What different generations of Australian workers want from their job

Different generations have different job drivers.

Different generations have different job drivers. Photo: Getty

Despite the rising costs of living, a healthy work-life balance ranks higher than salary for certain generations of Australian workers.

Gen Z and Baby Boomers believe having boundaries between their work and personal lives is more important than what they get paid, a SEEK survey of more than 11,500 Australians has found.

Salary comes a distant third in the list of priorities for those aged under 25 and second for those 58 and older.

Of the Gen Z, aged under 25, work-life balance is the main driver of attraction when looking for a role, with an importance score of 20.5 per cent, followed by career development and salary and compensation.

Among Baby Boomers, those over 58, work-life balance is their main motivator with an importance score of 23.5 per cent – followed by salary with a ranking of 19.1 per cent and job location at 16 per cent.

A happy medium between work and personal life is most important for young workers, particularly those who are still studying and mapping out their career aspirations, said Caroline North, SEEK market research manager.

“For some, work isn’t actually about career, it’s about how do I fit paid employment into my life so I can afford to live while I’m studying,” she said.

“Or it could be I’m looking to be in the casual workforce because I want to keep my life flexible at this stage. I want to travel and experience the world before I think about settling down.”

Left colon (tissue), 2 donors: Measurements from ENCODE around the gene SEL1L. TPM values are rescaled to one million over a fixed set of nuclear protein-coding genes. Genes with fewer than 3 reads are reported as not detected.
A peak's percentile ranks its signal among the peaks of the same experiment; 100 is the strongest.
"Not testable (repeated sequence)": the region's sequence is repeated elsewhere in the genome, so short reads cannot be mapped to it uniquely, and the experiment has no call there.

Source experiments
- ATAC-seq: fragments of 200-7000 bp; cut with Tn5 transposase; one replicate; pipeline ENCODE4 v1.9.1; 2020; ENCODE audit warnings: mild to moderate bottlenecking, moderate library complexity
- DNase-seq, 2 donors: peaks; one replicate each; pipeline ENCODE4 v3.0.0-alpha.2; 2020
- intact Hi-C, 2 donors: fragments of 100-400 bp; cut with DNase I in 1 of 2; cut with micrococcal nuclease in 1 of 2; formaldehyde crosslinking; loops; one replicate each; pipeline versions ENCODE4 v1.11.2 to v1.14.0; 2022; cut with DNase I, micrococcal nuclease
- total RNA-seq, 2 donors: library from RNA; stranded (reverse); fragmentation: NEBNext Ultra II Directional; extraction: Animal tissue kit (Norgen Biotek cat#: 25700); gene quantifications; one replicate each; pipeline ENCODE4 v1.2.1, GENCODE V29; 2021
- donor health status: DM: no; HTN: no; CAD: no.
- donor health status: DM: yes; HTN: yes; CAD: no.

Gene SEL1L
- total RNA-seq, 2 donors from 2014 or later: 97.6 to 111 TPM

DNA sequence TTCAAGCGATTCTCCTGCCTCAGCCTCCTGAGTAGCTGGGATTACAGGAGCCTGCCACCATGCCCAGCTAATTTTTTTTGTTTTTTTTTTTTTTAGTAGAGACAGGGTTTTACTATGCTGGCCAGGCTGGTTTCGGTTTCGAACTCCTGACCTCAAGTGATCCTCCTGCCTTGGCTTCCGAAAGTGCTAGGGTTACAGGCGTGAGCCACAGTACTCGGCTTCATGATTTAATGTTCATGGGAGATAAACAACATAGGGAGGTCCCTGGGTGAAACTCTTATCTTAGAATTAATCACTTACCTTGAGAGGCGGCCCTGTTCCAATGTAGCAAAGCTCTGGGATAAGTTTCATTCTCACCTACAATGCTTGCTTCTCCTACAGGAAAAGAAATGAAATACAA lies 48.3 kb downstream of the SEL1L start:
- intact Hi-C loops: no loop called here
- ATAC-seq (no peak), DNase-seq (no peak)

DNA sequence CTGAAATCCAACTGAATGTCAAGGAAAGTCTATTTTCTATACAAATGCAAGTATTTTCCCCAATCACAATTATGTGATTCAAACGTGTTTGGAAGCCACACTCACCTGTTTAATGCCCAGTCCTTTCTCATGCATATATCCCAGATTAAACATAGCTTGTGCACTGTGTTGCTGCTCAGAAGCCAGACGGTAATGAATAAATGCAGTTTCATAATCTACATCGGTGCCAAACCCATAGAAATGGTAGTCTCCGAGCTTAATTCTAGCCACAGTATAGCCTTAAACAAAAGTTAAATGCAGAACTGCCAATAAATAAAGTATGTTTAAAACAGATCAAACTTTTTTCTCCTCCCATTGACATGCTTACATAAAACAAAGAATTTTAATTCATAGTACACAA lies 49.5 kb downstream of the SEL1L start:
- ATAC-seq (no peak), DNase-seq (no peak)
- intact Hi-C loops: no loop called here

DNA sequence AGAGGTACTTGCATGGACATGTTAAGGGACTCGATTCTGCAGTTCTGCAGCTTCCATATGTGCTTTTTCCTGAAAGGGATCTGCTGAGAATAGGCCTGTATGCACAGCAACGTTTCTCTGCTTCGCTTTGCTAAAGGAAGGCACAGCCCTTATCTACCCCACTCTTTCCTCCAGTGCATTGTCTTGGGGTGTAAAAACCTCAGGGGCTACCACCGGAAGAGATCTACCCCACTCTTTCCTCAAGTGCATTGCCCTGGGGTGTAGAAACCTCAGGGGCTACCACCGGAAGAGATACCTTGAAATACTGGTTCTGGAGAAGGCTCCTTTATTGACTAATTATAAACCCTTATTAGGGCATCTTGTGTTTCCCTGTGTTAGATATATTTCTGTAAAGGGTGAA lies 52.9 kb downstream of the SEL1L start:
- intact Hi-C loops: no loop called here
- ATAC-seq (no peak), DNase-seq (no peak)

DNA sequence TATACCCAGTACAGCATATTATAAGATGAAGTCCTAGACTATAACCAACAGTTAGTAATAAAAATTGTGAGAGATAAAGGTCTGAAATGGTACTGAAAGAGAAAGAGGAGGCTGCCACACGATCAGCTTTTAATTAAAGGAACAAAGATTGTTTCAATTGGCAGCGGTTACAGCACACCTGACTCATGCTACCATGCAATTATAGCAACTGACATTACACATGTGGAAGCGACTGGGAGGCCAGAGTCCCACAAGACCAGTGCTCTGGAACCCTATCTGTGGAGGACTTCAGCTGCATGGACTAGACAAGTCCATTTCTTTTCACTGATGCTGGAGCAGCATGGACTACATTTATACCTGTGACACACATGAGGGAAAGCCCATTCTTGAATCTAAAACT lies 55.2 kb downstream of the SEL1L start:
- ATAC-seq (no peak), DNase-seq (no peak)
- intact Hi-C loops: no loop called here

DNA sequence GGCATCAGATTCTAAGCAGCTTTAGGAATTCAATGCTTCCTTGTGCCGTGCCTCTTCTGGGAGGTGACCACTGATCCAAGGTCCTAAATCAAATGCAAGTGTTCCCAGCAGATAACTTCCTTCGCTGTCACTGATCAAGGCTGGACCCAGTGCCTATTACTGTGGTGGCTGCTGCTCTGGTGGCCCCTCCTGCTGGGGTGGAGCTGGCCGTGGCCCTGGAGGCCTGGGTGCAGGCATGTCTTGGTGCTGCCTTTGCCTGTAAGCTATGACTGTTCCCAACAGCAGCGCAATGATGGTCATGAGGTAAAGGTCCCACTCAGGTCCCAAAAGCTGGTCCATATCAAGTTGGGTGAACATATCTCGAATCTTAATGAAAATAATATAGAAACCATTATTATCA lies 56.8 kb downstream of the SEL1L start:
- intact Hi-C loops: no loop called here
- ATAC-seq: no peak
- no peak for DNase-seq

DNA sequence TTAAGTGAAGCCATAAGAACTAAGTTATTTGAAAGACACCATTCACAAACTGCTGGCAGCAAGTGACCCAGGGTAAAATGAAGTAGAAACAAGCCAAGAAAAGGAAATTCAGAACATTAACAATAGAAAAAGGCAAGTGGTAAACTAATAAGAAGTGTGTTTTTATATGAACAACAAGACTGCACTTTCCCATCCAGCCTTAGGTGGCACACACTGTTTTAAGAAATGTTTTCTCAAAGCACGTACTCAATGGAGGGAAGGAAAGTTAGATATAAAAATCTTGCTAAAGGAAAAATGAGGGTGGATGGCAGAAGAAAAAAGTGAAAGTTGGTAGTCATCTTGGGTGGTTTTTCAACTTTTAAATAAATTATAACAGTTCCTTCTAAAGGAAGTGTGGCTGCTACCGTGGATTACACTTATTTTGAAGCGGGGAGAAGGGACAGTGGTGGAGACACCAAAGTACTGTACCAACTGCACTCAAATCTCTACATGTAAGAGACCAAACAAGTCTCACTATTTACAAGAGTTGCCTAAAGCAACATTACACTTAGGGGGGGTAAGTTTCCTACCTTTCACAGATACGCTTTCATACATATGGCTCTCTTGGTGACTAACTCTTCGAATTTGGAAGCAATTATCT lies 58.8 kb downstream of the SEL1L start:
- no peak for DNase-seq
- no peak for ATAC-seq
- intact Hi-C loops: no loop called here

Father and son

Different work priorities typically hinge on different life stages.

Salary and compensation are the top driver of attraction for Gen Y, those aged 25 to 41, with an importance score of 27 per cent – a higher portion than in any other age group.

With a ranking of 23.5 per cent, work-life balance was their second biggest incentive, followed by career development at 15.4 per cent.

Gen X, aged 42 to 57, also nominated salary and compensation as their top work motive (25.3 per cent), while work-life balance was most important to Baby Boomers (25.3 per cent).

Ms North said the priorities of different generations reflected the various life stages they were at.

“When we think of generations it’s really touching on life stage. As we get older our priorities change, which could be our desire to travel the world, take on a mortgage or have a family,” she said.

“For example, career development is much more of a priority for Gen Z, those aged under 25. They’re focused on how they start climbing that career ladder to progress their careers.

“In the next generation, Gen Y, we see salary and compensation becoming more of a focus because they are typically in an established stage of life where they may have more commitments, such as family or housing.”

In the post-pandemic working environment, the right job location is another priority for workers.

Out of all the generations, it’s most important for lifestyle-conscious Baby Boomers, who are either in retirement or on the cusp of it.

But workplace culture is an imperative for workers at the other end of the age scale, with Gen Z placing importance on management and the working environment.

The SEEK Laws of Attraction data portal allows businesses to glean valuable insights to leverage in their recruitment campaigns, particularly during today’s great job boom when there are more jobs than job seekers.

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